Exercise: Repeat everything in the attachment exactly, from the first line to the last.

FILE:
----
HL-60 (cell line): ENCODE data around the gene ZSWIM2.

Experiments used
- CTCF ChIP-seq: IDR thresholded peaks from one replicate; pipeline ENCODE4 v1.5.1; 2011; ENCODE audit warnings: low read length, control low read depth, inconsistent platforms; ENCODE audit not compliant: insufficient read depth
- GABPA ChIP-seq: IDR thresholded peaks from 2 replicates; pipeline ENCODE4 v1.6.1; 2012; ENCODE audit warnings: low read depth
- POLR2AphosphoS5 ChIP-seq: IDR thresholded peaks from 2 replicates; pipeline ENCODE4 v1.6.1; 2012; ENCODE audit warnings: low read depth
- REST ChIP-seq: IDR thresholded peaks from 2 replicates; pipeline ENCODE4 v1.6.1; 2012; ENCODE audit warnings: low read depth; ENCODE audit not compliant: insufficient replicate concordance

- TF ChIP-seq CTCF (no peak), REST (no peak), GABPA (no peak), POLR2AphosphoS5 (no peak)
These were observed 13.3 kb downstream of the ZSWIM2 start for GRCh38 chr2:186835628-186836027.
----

HL-60 (cell line): ENCODE data around the gene ZSWIM2.

Experiments used
- CTCF ChIP-seq: IDR thresholded peaks from one replicate; pipeline ENCODE4 v1.5.1; 2011; ENCODE audit warnings: low read length, control low read depth, inconsistent platforms; ENCODE audit not compliant: insufficient read depth
- GABPA ChIP-seq: IDR thresholded peaks from 2 replicates; pipeline ENCODE4 v1.6.1; 2012; ENCODE audit warnings: low read depth
- POLR2AphosphoS5 ChIP-seq: IDR thresholded peaks from 2 replicates; pipeline ENCODE4 v1.6.1; 2012; ENCODE audit warnings: low read depth
- REST ChIP-seq: IDR thresholded peaks from 2 replicates; pipeline ENCODE4 v1.6.1; 2012; ENCODE audit warnings: low read depth; ENCODE audit not compliant: insufficient replicate concordance

- TF ChIP-seq CTCF (no peak), REST (no peak), GABPA (no peak), POLR2AphosphoS5 (no peak)
These were observed 13.3 kb downstream of the ZSWIM2 start for GRCh38 chr2:186835628-186836027.